Remarks at the Grand Opening of the Thoreau Institute in Lincoln
Thank you; please sit down. Well, we've been here a long time in this beautiful setting, and if Thoreau were here, he would say we need more silence and less talk. But I have immensely enjoyed what has been said.
Senator Kerry has been a consistent, devoted supporter of the environment, and he was profoundly eloquent about it today. Senator Kennedy has worked so hard for projects like this one for so long now, but he has a way of telling a personal story that brings home to people, who might not otherwise be engaged, the importance of the moment.
You know, I thought I'd get a few brownie points for coming here and saying, because of his work here, I gave Don Henley the National Humanities Medal last year. But that's nothing compared to Ted Kennedy coming here and calling him the "big fish" and the "distant drummer" at the same time. [Laughter]
I would very much like to thank all the people who Don mentioned. I know Ed Begley, Jr., and Tony Bennett were on before; they've been good friends of ours. I thank Jimmy Buffett and Joe Walsh and all the musicians and other friends of Don who have helped. I thank you, Kathi, for your magnificent work. And I'm grateful to the National Endowment for the Humanities for supporting this project. And I thank you all for clapping when we said we weren't going to let it be done away with, along with the NEA.
I'd like to recognize two people who aren't here today, but who played an important role in getting this endeavor off the ground with Don: the late Paul Tsongas and the late Michael Kennedy. Thank you, to them.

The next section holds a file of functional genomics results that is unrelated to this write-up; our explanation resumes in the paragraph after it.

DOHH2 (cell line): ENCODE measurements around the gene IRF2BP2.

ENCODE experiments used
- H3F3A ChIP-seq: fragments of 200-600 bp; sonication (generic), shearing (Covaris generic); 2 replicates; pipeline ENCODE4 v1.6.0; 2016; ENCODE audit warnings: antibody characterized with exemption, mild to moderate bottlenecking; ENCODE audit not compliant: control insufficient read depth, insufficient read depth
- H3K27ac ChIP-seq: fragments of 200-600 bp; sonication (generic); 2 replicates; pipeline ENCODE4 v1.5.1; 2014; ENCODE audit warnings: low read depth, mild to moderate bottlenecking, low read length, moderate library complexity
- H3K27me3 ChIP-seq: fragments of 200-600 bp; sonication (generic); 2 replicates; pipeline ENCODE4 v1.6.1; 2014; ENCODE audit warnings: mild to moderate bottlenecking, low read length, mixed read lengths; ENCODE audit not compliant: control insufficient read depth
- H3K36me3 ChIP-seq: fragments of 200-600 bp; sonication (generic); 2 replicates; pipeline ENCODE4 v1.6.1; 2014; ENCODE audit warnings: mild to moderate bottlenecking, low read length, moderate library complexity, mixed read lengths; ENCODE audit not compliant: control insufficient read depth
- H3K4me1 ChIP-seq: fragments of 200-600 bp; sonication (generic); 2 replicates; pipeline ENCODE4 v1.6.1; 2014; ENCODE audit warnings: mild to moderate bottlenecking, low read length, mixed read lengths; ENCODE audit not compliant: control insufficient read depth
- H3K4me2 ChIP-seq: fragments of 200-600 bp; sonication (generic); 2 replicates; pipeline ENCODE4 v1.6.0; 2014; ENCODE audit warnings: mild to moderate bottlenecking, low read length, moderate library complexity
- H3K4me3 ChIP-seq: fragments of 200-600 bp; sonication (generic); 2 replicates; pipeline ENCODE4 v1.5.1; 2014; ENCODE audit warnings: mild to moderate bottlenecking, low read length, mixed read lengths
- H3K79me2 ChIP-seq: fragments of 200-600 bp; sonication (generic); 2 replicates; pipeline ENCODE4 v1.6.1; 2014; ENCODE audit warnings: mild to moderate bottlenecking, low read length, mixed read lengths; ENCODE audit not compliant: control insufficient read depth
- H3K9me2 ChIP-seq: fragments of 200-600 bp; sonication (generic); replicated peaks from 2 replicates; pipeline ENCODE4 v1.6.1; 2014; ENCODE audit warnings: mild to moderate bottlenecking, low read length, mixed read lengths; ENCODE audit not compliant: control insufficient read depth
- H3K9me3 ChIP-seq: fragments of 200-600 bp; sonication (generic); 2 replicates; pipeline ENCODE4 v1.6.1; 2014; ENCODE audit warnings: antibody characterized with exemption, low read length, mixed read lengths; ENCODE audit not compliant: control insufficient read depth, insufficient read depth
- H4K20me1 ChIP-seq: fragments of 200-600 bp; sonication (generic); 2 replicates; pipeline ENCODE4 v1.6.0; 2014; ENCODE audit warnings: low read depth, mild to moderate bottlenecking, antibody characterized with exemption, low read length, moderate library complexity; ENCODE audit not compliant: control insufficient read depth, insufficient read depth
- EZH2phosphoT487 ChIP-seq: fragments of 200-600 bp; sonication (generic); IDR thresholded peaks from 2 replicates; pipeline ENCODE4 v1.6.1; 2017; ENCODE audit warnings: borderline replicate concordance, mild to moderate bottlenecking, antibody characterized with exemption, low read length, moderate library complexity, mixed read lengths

Hillary and I got to walk a little along the path coming down here today. It's very frustrating being where we are now because back when we had real lives, we used to walk in the woods a lot. [Laughter] And so to be able to come here and only be able to walk 200 yards so that our friends with the cameras could at least get a good picture, so the American people could get a real feel for the magnificent work that's been done here—it winds up almost being more real to them than it is to us sometimes. [Laughter] But it was enough just to see what moved Thoreau to move here on July 4, 1845, so that he could live deeply and deliberately.
In a way, he was engaging in his own experiment in independence, in the finest tradition of American citizenship. A lot of you know that Thoreau was a friend of Emerson, who talked about our Revolution as "the shot heard 'round the world." In many ways, Thoreau's sojourn here at Walden was also a shot heard 'round the world. And it continues to echo today. That's why, as Hillary said, we have to, all of us, support saving it, along with our other national treasures.
I want to reiterate something Don said in a rather delicate, soft, Southern fashion: They need more money here. [Laughter] And since we'll probably be on television, if anyone within the sound of my voice—[laughter]—who ever read Thoreau, who was ever inspired by his writings and what he stood for, we have to raise a $12 million endowment and pay off a construction loan. Send a check. [Laughter] You'll be proud you did. [Applause] Thank you.
Well, let me get back to the point I mentioned. Thoreau has echoed over the decades and now more than a century. And what do we have to learn from him, and what does it mean in 21st century terms? First, we have to live in harmony with nature. What does that mean? That's one thing for one guy living on a pond. You've got 260 million people in this country; they can't do that. What does it mean?